-14.9% -- Herbert Hoover 1932
27.9% -- Franklin Roosevelt 1936
13% -- John Kennedy, 1964
15.8% -- Richard Nixon, 1972
25.8% -- Jimmy Carter, 1980
20.3% -- Bill Clinton, 1996
9% -- George W. Bush

Percentage of workers who expect to retire after age 65:
11% -- 1958
16% -- 2001
25% -- 2006
36% -- 2011

Are you confident you'll retire with a comfortable lifestyle?
51% --Yes
49% --No

Do you expect to get a raise or promotion this year?
Men -- 52% Yes
Women -- 63% No

$14, 218 -- The poverty threshold for a household of two people
Percentage below the poverty rate:
15.1% --Men
12.5% --Women
19.2% --Children under the age of 18
12.6% --18 to 64 years of age
11.1% --White
11.3% --Asian
25.3% --Black
26.4% --Hispanic

Saturday, March 24, 2012


…I’m writing this late at night.
I could tell you a lot of things right now, but it’d be like drunk dialing.
Some might shock you.
Some could even offend.
Alas, I think I’ll demure.

…I once saw a photo of a Facebook “friend” (I honestly don’t really know her, although she seems very nice) who’d gotten some terrific tattoos, and of course, that just happened triggered me writing, and I happened to see a new online lit magazine that wanted writing having to do with Alamaba, or birthed in that Southern spirit, and so I wrote a few pieces about these pictures, several of which were published in Steel Toe Review and one which was anthologized.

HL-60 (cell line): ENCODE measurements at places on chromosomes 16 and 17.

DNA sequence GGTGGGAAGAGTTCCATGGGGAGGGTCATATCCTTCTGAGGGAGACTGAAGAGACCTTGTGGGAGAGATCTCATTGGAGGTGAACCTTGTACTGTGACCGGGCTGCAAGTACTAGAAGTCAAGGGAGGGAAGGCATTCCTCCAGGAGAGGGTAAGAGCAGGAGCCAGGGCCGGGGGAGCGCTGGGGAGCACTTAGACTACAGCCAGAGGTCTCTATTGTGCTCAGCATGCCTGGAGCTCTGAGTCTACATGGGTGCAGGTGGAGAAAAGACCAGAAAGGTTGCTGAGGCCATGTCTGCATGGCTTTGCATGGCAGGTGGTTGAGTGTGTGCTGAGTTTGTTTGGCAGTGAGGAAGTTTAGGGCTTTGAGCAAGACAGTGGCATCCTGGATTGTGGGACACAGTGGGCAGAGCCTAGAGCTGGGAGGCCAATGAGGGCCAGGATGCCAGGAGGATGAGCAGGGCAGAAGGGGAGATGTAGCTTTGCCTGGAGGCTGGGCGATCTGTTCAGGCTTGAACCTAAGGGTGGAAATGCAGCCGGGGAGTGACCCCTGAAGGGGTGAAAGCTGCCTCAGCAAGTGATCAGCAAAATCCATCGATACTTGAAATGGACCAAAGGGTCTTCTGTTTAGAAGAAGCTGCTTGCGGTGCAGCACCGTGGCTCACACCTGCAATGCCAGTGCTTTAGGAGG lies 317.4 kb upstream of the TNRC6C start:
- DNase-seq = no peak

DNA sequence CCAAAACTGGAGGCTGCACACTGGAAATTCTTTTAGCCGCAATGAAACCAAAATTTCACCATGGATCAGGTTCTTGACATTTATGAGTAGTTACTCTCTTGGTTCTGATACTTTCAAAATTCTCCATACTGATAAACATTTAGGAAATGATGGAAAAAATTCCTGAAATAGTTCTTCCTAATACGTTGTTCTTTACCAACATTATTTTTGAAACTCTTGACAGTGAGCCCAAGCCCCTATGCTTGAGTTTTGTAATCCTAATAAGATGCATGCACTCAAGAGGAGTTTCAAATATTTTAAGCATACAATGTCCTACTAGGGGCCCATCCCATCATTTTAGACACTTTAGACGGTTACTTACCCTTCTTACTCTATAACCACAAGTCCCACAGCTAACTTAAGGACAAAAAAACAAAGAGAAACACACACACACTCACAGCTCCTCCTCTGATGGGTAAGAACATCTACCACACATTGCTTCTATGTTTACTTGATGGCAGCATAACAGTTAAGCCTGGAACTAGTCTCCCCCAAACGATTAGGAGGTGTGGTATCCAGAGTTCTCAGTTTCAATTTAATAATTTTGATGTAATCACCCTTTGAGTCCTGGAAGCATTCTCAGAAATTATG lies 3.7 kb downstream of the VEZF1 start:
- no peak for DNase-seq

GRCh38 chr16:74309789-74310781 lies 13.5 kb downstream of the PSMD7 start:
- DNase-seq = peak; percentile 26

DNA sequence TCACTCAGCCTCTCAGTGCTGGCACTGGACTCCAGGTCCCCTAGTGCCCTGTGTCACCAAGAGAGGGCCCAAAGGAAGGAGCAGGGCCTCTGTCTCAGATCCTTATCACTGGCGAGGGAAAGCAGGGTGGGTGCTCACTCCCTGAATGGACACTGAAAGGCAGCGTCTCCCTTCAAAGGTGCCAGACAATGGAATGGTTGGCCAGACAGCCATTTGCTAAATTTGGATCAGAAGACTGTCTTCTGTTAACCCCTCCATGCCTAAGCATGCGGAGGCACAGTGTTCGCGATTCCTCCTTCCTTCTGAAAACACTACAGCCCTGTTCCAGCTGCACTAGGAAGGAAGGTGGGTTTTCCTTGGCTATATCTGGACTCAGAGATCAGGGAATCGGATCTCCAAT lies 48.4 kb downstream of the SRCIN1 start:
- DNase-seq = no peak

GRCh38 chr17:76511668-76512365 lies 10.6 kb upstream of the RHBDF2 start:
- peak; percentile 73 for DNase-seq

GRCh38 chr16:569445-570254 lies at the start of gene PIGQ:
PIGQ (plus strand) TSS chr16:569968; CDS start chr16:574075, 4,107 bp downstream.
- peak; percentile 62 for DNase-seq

This was it:

Ways to Remember Birmingham

She gives her pets
street names—
Hunter and Red Mountain,
Oak, Valley, Tuscaloosa.
The gold fish are 1st through 9th Avenue.

She has the city tattooed across her chest so she can see
the campus in the mirror when she’s on top,
but the truth is
it’s been a long time,
and the fish are floating belly up
and the dog has diarrhea
and the embryo inside her has grown bad boy hair by now,
his hands and feet itching
to make their way into the world
with or without you,
you bastard.

Thursday, March 22, 2012


…In yesterday's issue of The USA Today they had this statistic:
How many books do you typically read in a year?
0 -- 14%
1-2 -- 15%
3-5 -- 19%
6-10 -- 19%
11 or more -- 33%
That was surprisingly better than I would have expected.
What do you think?

…An internet friend is putting out an anthology called "I Am Not Pizza."
The idea is we are all different. Some people are pizza, some aren't.
Each piece in the anthology has to include the line "I am pizza" in the poem and as the title. Same for "I am not pizza."
In the bathtub yesterday, I wrote these for her:

I am Not a Pizza

All of our clothes are on the floor
while we sit in bed
picking apart the pieces of Us
that have made you heavy
and as pale as the belly of a moth.
You say you were wrong
to love me,
that there are reasons for leaving
and there aren’t.

Behind us is the moon,
the month of June
staring at us as if we’re orphaned children.
We were so young then,
you a clown cashier saying,
“I have acne, but
I am not a pizza,”
my heart bulging like my eyes.